The parties had been married in Iowa. They lived together until wife moved to Illinois. Wife filed a Petition for Dissolution of Marriage in Illinois.
Summons was issued to husband. He was then a resident of the state of Georgia. He was personally served.
The petition for dissolution requested that the court award wife a divorce, her nonmarital property, her equitable share of the marital property, and other relief as the court deemed equitable.
Husband did nothing after being served.
Wife sent notice to husband that the case was set for a default hearing on the petition for dissolution of marriage. Husband did not appear for the hearing. An order of default was entered.
The court heard testimony from wife. It granted the petition for dissolution. It also ruled on the division of various assets and liabilities.
Over $65,000 in liabilities was given to husband. He was to hold wife harmless. The court also entered judgment against husband for $22,500. This was for property that wife had contributed to start husband’s business.
Wife later filed a citation notice. She sought collection of the $22,500 judgment. Husband, through his attorney, filed a general appearance.
Two months later, husband filed a motion to dismiss the citation. On the grounds that the court lacked personal jurisdiction. He argued that Illinois was not the matrimonial domicile. And he argued that he had not submitted to jurisdiction in Illinois.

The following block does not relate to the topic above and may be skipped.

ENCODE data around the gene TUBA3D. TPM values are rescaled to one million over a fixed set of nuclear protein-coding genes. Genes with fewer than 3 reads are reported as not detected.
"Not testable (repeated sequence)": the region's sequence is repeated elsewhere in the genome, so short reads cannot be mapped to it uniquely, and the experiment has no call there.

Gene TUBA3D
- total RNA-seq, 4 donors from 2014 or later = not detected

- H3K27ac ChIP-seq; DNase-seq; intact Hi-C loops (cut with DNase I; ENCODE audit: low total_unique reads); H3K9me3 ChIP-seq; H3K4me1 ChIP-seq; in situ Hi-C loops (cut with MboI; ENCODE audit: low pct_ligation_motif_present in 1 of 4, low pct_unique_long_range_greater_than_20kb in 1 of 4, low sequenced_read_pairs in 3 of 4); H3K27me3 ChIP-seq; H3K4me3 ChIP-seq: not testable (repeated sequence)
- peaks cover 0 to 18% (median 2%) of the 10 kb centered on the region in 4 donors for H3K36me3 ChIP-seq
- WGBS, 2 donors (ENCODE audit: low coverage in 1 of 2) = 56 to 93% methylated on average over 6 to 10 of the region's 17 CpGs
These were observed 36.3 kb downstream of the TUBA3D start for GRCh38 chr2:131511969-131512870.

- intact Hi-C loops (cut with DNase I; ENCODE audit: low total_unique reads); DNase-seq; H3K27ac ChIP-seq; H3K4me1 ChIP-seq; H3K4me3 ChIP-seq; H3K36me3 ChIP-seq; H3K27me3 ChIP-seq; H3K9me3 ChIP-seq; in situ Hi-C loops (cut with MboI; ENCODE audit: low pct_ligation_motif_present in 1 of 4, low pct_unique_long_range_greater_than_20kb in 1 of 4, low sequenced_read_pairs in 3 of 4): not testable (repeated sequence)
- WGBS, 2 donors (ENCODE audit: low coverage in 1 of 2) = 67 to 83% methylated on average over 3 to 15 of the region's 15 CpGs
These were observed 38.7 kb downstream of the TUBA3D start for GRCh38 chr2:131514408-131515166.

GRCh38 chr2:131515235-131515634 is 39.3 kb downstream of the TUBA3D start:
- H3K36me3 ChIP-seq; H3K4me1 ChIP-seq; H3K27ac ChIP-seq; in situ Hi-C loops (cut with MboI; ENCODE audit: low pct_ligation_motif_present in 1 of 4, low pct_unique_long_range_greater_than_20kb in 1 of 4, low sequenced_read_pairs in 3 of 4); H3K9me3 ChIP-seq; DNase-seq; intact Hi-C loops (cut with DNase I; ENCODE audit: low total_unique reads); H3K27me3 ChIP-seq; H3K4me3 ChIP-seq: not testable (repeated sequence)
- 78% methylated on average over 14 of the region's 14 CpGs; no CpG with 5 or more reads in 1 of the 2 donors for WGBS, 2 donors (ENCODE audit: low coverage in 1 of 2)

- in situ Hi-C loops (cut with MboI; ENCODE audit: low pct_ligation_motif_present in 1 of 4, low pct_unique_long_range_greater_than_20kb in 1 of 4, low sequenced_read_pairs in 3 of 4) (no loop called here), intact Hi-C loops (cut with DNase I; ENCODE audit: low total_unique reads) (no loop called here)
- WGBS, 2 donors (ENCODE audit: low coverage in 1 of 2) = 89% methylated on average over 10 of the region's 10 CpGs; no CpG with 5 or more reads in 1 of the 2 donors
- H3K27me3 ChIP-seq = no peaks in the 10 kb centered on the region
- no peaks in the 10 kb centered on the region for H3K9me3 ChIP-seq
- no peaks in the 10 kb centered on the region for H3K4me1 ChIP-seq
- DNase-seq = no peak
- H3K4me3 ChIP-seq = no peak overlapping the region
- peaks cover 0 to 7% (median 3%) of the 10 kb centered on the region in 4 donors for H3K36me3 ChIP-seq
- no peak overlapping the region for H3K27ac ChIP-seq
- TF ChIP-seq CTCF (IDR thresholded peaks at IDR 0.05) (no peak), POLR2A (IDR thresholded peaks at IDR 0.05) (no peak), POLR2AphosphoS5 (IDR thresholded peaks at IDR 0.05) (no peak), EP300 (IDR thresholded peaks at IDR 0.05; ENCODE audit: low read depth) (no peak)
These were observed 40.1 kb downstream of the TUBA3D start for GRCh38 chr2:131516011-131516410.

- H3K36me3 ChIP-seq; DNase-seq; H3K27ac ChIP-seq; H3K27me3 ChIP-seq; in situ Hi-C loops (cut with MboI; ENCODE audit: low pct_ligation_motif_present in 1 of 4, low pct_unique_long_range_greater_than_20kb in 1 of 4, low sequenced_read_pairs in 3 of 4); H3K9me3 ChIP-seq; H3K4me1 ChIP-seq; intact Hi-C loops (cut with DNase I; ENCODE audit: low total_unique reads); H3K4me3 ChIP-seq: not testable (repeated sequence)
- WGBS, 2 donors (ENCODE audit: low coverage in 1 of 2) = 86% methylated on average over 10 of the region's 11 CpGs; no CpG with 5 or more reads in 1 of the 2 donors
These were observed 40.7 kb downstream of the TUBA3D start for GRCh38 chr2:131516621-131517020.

Two days later, husband filed a special and limited appearance. He attacked jurisdiction on the underlying judgment. He agreed that the judgment dissolving the marriage was proper. However, he moved to vacate the judgment as it related to property.
The court heard arguments. It entered an order striking husband’s special and limited appearance, finding that the general appearance subjected husband to personal jurisdiction and retroactively applied to the prior judgment of dissolution. Husband moved for reconsideration of the order. This was denied. Husband appealed.
The postjudgment general appearance did not subject husband to personal jurisdiction retroactively. Further, it did not serve to validate the previous judgment entered.
IRMO Hoover, 314 Ill.App.3d 707